INFORMS Guidelines for Copyright & Plagiarism
Submitting authors are required to acknowledge that they are aware of the INFORMS' policy on plagiarism and copyright when signing the article's copyright transfer agreement.
The following topics are outlined in the policy below:
- Plagiarism – Specific guidelines for when material can and cannot be copied from other work.
- Copyright – A summary of policies on copyright and fair use of copyrighted material.
- Procedures and Penalties – Procedures INFORMS uses when an instance of plagiarism is suspected and the penalties that can be assessed if plagiarism is found to have occurred.
Plagiarism is the copying of ideas, text, data and other creative work (e.g. tables, figures and graphs) and presenting it as original research without proper citation. Separate from the issue of plagiarism is the need for authors to obtain permission to reuse previously published work (even if properly cited) from the holder of the copyright (which is typically not the author).
It is essential that editors and reviewers be told by the authors when any portion of a paper is based heavily on previous work, even if this work has been written by one or more of the authors of the paper. It is the responsibility of the author not only to cite the previous work, including their own, but to provide an indication of the extent to which a paper depends on this work.
While following these broad principles, authors should recognize the following guidelines:
1) Plagiarism covers the use of ideas that have been presented in prior work, regardless of whether the ideas are expressed using the same words, tables or graphics.
2) Word-for-word copying of the work by others must be clearly identified. Short segments (a few words to one or two sentences) must be put in quotes or italicized; longer segments (e.g. a paragraph) should be indented or italicized. In both cases, the quoted work has to be followed by a citation, which may be a URL. This does not apply to casual phrases that do not convey original content (e.g. “This paper makes the following contributions”). Extensive copying of the work of others, even if clearly indicated, is generally not allowed.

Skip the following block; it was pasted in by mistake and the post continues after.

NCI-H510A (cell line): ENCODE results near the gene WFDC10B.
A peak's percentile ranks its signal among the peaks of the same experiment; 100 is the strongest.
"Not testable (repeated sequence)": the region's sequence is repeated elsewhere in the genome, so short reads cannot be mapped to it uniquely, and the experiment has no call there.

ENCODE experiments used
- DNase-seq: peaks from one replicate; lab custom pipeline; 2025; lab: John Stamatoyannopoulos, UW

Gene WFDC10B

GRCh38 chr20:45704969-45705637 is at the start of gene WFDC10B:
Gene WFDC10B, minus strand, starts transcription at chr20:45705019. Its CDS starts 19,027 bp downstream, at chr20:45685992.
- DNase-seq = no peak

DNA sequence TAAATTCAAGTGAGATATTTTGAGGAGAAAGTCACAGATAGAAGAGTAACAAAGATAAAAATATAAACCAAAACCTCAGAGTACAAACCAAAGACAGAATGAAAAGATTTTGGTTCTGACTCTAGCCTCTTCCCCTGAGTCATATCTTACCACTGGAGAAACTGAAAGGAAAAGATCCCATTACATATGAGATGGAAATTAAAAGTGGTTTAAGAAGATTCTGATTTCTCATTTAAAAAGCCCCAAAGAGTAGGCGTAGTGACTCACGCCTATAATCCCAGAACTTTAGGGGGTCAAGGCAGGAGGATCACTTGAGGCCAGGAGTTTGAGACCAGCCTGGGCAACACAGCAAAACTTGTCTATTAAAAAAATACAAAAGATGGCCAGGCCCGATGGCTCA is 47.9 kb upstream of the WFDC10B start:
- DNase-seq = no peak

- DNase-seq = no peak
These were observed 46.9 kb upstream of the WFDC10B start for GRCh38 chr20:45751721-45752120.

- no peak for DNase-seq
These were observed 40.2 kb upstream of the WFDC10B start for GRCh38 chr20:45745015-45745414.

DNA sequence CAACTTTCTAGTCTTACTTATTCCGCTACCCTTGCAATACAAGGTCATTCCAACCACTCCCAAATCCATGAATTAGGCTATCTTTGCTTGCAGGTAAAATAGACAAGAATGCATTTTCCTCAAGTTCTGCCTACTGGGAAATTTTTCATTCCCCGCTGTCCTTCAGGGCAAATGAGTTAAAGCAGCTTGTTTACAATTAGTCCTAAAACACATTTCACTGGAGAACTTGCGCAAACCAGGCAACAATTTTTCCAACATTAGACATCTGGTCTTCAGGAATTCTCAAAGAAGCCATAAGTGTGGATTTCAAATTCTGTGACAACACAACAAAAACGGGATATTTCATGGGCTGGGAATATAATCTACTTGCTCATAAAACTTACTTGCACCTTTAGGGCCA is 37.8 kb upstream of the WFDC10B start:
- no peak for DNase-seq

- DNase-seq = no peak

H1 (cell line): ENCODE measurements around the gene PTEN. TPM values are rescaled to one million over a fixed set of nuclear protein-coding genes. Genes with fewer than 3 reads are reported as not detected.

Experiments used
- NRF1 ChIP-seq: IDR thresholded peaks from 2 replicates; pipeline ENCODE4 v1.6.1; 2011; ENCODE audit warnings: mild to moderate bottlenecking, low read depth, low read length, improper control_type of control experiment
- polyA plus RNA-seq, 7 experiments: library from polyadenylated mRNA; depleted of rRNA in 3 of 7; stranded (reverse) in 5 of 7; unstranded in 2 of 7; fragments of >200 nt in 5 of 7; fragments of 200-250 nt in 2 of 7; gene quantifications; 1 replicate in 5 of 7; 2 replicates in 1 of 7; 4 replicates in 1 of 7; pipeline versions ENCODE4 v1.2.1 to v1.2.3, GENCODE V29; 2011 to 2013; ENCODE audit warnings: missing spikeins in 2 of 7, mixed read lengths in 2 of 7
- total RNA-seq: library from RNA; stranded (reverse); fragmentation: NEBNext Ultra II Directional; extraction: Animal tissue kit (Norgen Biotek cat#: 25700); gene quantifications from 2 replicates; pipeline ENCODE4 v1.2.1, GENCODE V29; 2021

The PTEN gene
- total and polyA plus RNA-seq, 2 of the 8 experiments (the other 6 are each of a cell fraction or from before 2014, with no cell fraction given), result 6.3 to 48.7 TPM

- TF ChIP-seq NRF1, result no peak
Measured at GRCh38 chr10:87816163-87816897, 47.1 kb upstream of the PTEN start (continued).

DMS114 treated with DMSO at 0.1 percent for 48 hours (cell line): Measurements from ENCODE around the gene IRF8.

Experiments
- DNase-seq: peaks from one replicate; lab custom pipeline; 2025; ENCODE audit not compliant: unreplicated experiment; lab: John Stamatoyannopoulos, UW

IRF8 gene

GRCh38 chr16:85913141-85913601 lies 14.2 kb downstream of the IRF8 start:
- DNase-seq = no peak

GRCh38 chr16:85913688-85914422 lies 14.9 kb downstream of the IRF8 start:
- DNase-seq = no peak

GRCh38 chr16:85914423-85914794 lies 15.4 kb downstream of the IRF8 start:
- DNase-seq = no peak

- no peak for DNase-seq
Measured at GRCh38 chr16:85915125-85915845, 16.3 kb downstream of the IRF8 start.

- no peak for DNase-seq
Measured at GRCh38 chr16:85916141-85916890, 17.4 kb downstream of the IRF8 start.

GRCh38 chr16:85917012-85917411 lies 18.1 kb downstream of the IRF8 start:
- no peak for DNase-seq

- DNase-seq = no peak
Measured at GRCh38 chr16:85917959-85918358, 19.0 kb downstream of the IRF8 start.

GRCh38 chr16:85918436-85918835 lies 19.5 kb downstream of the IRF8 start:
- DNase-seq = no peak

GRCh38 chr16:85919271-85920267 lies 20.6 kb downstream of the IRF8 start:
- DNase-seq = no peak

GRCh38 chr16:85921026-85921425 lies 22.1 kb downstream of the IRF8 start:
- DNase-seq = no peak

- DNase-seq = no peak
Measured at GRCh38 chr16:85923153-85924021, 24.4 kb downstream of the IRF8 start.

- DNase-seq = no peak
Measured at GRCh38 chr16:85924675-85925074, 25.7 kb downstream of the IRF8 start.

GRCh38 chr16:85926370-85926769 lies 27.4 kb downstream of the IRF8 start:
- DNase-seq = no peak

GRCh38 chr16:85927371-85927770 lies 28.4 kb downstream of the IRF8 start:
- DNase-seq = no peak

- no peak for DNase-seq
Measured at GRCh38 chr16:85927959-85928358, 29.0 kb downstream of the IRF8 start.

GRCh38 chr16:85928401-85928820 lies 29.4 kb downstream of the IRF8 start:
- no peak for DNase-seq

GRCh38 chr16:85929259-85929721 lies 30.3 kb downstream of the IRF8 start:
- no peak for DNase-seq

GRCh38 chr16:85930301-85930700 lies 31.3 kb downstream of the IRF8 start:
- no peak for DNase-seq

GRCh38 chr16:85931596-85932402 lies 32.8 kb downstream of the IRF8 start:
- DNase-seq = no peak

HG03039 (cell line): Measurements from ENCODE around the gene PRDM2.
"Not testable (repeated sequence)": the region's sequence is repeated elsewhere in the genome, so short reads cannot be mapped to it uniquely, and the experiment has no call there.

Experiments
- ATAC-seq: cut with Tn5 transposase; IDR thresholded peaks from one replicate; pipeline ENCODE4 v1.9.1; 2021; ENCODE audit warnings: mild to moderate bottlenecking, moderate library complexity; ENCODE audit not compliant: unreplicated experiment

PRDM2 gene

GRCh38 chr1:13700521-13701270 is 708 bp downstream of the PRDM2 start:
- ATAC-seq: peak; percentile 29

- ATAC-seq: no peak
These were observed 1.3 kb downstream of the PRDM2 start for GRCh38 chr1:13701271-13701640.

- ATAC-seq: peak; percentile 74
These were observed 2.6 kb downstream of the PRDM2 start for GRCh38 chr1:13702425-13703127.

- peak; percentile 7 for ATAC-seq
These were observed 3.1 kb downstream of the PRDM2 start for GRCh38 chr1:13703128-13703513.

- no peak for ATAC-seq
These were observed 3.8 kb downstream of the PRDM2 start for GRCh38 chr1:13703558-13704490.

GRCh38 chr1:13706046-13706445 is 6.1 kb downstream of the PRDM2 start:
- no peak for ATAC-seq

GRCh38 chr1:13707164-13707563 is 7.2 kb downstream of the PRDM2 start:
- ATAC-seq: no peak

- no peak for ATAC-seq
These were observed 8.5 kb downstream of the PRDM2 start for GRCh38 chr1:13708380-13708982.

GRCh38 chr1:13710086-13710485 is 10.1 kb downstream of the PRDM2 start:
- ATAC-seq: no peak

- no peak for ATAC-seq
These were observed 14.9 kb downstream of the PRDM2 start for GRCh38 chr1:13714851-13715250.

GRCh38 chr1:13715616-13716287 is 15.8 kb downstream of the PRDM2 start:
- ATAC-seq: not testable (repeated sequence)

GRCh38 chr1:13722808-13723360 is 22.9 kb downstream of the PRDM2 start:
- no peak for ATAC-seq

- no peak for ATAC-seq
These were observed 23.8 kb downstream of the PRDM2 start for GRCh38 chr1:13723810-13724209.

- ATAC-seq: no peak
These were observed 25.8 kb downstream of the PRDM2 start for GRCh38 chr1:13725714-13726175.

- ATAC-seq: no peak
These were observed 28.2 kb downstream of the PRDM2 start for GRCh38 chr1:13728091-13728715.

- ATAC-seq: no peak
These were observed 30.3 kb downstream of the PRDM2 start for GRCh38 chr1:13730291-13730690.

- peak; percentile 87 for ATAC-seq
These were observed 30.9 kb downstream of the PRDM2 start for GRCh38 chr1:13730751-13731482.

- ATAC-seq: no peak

3) More extensive word-for-word copying of one’s own work is permitted (with permission from the holder of any copyright), but this must be clearly indicated in the article. This does not apply to previous documents such as working papers and theses which were written as part of the research. If an entire section is copied from another source (coauthored by at least one author of the submitted paper), it should contain words to the effect “This section is taken from section x.x of Roberts and Smith (1994)” (where Roberts and/or Smith are coauthors of the submitted paper). If the results of a section are based in large part on material presented in another paper (without significant copying), the section should contain words to the effect “This section is based on section x.x of Roberts and Smith (1994).” Alternatively, a paper might include an opening footnote with a statement such as:An earlier version of this paper was presented at the […] conference on (date). [reference to the original paper in the list of references]. The sections on […] and […] originally appeared in the conference paper. This paper adds results [ideas, analysis, improvements, ....] in sections […].
4) Proper attribution of an idea is required even if a journal operates with double-blind review. Authors should always cite related work even if that work is their own, even if the journal has double blind review. If an author is concerned that such citation would reveal their identity, thereby circumventing the double blind process, they should nevertheless include a “blinded” citation in the manuscript, i.e., a citation that does not include their name, and explain to the journal’s editor how, if the paper is accepted for publication, that citation will be changed for the final version.
5) The first paper in which a creative contribution occurs (text, ideas, analysis) gets the credit for the contribution, even if it has not yet been accepted for publication. Subsequent papers (by the same or different authors), are expected to cite the first paper (even if it is under review).
If the first paper is under review:
- It should still be cited in any subsequent use.
- If the material in the first paper is used as the basis for new research, it should be cited, but there is no need to inform the journal handling the original submission.
If the first paper is rejected:
Authors of the first paper can transfer credit for the contribution to a later paper (even if the first paper is resubmitted elsewhere). The resubmitted first paper should then be modified to reference the later paper that now is credited with the contribution.
If the original contribution from the first paper is essentially presented again as the main contribution (as opposed to being used as the basis for new research), as might happen in a book chapter or conference proceedings paper, then special care must be taken:
- If the original paper is still under review, the author must notify the editor of the journal reviewing the original submission and follow the policies of that journal. Failure to do so may be construed as parallel publication of a result.